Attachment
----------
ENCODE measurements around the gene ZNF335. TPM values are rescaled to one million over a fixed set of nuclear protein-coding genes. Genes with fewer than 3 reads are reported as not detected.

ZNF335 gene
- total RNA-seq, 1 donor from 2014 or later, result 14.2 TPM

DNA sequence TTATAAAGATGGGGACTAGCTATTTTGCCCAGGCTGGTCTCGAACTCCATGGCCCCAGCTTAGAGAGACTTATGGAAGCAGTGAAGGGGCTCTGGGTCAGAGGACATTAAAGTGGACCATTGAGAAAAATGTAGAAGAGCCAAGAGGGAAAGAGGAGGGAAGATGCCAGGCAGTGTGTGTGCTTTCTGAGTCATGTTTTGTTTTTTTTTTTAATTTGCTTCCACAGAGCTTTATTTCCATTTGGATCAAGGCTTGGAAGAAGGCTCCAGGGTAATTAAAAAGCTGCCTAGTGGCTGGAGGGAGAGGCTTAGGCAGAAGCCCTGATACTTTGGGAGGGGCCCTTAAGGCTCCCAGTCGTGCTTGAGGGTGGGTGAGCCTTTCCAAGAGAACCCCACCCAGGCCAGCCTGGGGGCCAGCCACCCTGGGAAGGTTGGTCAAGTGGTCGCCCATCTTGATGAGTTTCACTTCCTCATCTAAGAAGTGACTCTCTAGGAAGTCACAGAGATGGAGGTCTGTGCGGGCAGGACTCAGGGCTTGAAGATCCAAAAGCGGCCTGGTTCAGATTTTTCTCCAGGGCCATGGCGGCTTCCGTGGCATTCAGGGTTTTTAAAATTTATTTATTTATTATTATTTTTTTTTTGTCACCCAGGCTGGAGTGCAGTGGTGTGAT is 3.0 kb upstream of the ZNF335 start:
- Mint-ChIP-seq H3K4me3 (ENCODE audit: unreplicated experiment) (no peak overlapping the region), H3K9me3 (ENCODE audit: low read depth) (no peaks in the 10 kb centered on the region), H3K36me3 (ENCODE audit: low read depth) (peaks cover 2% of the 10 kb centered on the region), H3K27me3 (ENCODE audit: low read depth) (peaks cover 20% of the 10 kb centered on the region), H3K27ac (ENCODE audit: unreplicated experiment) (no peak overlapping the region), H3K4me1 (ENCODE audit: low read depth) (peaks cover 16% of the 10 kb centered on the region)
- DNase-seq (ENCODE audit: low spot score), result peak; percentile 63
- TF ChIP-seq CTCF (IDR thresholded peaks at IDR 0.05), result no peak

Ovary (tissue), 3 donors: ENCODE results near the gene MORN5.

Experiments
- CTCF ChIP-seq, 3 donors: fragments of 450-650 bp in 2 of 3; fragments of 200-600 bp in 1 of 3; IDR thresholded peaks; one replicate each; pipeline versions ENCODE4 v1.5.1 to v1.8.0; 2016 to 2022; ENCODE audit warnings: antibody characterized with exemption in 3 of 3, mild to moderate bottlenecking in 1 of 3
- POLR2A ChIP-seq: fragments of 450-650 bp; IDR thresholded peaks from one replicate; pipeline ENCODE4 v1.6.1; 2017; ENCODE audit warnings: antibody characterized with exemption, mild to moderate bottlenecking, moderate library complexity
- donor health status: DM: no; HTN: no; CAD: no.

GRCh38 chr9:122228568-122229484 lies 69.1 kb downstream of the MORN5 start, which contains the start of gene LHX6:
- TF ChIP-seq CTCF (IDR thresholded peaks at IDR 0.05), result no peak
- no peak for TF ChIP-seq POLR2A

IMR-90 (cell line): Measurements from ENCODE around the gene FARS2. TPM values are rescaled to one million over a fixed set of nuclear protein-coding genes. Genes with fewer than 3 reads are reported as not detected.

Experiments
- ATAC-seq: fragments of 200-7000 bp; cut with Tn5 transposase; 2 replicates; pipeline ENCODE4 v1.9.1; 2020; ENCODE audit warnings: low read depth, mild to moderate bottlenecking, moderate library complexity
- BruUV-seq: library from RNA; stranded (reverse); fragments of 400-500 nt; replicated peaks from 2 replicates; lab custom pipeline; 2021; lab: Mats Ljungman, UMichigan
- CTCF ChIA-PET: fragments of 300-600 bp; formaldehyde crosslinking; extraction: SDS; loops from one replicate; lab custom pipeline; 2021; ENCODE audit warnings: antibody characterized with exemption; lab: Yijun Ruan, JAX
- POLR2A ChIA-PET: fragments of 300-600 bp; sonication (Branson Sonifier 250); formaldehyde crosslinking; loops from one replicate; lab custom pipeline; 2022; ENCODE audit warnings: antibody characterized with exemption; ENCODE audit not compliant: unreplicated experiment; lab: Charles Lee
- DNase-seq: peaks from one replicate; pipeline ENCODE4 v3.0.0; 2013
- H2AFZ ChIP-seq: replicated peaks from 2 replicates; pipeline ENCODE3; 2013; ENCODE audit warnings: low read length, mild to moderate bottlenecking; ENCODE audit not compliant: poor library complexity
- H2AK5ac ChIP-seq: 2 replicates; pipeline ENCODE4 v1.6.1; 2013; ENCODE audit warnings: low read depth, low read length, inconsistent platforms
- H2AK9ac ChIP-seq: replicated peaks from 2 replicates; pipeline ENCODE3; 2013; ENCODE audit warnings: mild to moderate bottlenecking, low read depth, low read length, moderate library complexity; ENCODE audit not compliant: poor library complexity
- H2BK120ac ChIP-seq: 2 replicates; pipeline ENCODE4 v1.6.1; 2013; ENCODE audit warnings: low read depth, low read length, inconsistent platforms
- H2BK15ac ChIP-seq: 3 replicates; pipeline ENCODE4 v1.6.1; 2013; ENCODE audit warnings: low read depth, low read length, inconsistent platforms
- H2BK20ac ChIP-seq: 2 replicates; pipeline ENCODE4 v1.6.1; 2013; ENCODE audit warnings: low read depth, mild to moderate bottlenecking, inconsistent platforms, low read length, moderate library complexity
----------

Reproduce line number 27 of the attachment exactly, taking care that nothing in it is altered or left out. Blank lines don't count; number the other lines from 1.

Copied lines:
- H2BK15ac ChIP-seq: 3 replicates; pipeline ENCODE4 v1.6.1; 2013; ENCODE audit warnings: low read depth, low read length, inconsistent platforms